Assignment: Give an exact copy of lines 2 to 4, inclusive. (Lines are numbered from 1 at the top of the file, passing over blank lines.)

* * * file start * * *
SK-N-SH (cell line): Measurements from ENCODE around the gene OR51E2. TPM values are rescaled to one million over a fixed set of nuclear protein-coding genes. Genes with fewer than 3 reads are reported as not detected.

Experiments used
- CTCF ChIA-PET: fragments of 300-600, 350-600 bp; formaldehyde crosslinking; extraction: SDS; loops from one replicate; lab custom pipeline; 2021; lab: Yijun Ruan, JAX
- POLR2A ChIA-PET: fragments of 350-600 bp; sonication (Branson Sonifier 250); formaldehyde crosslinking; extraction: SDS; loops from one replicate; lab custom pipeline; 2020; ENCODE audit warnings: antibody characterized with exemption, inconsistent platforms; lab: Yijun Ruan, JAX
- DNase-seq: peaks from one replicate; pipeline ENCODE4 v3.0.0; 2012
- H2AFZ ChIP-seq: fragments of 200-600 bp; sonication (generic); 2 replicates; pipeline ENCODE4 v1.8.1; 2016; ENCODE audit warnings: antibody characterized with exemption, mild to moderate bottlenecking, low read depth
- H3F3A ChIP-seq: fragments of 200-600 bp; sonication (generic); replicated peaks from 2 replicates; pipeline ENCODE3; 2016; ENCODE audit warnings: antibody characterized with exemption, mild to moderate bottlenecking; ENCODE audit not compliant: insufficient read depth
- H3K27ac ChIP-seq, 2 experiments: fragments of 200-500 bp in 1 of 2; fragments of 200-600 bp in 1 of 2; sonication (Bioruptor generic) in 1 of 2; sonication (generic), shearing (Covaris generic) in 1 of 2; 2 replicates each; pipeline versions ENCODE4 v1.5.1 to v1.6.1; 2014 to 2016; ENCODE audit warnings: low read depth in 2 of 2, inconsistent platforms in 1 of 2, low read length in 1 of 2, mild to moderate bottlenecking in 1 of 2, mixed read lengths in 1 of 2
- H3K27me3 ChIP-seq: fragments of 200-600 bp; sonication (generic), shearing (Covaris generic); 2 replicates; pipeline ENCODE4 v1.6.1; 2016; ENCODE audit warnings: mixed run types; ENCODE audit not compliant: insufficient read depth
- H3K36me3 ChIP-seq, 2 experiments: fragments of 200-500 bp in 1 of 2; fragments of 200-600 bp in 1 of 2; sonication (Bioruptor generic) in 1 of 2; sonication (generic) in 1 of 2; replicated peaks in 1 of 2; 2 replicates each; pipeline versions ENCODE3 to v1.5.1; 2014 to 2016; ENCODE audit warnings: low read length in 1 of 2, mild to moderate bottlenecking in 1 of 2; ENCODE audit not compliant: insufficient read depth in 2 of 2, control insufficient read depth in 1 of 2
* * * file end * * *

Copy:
Experiments used
- CTCF ChIA-PET: fragments of 300-600, 350-600 bp; formaldehyde crosslinking; extraction: SDS; loops from one replicate; lab custom pipeline; 2021; lab: Yijun Ruan, JAX
- POLR2A ChIA-PET: fragments of 350-600 bp; sonication (Branson Sonifier 250); formaldehyde crosslinking; extraction: SDS; loops from one replicate; lab custom pipeline; 2020; ENCODE audit warnings: antibody characterized with exemption, inconsistent platforms; lab: Yijun Ruan, JAX